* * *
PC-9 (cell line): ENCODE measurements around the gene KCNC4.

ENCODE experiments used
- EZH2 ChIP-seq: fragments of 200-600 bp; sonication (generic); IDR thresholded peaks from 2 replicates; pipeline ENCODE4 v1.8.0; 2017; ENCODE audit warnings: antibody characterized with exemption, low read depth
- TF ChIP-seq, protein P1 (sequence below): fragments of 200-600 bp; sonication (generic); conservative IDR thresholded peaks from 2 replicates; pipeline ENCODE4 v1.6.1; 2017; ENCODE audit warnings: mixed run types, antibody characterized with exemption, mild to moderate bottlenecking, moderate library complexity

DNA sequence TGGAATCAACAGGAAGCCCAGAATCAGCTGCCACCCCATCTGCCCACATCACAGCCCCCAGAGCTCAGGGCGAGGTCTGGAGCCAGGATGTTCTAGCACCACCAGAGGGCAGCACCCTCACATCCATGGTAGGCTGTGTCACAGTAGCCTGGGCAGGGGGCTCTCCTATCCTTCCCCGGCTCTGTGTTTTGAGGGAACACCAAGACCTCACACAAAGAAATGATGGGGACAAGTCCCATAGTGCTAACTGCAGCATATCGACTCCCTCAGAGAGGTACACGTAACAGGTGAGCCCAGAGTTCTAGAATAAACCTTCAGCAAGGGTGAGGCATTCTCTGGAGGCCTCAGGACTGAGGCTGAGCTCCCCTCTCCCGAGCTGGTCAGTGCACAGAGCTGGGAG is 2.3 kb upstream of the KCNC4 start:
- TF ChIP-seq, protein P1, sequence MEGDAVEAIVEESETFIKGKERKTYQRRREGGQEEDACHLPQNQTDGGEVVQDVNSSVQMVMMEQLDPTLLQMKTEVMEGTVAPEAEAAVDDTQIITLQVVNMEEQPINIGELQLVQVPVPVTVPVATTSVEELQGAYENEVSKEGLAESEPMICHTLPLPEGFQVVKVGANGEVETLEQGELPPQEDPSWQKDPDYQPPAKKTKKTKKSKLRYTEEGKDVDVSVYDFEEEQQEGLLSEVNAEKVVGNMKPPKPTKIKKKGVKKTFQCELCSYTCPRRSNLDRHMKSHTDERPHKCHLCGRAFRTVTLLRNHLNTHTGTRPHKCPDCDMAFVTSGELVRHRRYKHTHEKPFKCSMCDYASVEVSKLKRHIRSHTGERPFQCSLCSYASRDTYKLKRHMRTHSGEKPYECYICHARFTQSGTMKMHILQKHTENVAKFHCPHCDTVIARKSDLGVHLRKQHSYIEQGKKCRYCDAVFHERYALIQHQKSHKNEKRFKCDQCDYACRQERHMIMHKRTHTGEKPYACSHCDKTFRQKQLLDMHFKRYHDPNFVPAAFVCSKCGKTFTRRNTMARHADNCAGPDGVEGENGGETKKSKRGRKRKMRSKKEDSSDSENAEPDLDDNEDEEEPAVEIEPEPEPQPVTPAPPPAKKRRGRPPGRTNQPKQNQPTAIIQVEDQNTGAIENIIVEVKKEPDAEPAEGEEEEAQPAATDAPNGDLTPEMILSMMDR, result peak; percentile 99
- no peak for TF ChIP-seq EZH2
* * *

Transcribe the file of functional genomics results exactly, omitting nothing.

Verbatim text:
PC-9 (cell line): ENCODE measurements around the gene KCNC4.

ENCODE experiments used
- EZH2 ChIP-seq: fragments of 200-600 bp; sonication (generic); IDR thresholded peaks from 2 replicates; pipeline ENCODE4 v1.8.0; 2017; ENCODE audit warnings: antibody characterized with exemption, low read depth
- TF ChIP-seq, protein P1 (sequence below): fragments of 200-600 bp; sonication (generic); conservative IDR thresholded peaks from 2 replicates; pipeline ENCODE4 v1.6.1; 2017; ENCODE audit warnings: mixed run types, antibody characterized with exemption, mild to moderate bottlenecking, moderate library complexity

DNA sequence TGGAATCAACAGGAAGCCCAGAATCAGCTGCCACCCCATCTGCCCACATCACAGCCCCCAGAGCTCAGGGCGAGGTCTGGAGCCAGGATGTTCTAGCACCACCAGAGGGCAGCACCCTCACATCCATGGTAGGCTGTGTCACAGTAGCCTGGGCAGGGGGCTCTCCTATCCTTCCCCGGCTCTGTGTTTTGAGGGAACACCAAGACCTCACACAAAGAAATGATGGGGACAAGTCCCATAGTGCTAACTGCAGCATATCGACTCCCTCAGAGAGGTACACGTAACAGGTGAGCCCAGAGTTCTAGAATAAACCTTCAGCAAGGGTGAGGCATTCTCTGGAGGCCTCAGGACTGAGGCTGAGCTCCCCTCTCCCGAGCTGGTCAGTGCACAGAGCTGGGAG is 2.3 kb upstream of the KCNC4 start:
- TF ChIP-seq, protein P1, sequence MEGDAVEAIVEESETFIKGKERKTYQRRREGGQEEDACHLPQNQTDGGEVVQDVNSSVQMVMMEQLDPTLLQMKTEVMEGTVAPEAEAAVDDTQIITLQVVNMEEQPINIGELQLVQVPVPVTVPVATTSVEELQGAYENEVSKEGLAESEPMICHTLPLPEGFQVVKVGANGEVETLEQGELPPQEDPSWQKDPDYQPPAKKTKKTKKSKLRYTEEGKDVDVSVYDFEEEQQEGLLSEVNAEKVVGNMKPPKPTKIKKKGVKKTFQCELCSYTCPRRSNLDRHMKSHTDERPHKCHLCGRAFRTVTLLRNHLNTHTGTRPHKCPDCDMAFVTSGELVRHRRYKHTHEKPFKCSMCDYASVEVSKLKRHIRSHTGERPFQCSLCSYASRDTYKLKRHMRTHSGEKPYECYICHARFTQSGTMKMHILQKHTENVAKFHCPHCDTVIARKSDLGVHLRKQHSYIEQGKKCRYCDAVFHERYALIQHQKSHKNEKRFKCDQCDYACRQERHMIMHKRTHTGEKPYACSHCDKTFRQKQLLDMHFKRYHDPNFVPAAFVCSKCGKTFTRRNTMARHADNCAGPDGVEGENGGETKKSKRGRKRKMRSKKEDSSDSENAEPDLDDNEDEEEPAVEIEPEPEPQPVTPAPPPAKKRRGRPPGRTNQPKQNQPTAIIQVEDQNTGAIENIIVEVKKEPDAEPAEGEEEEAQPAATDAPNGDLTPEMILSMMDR, result peak; percentile 99
- no peak for TF ChIP-seq EZH2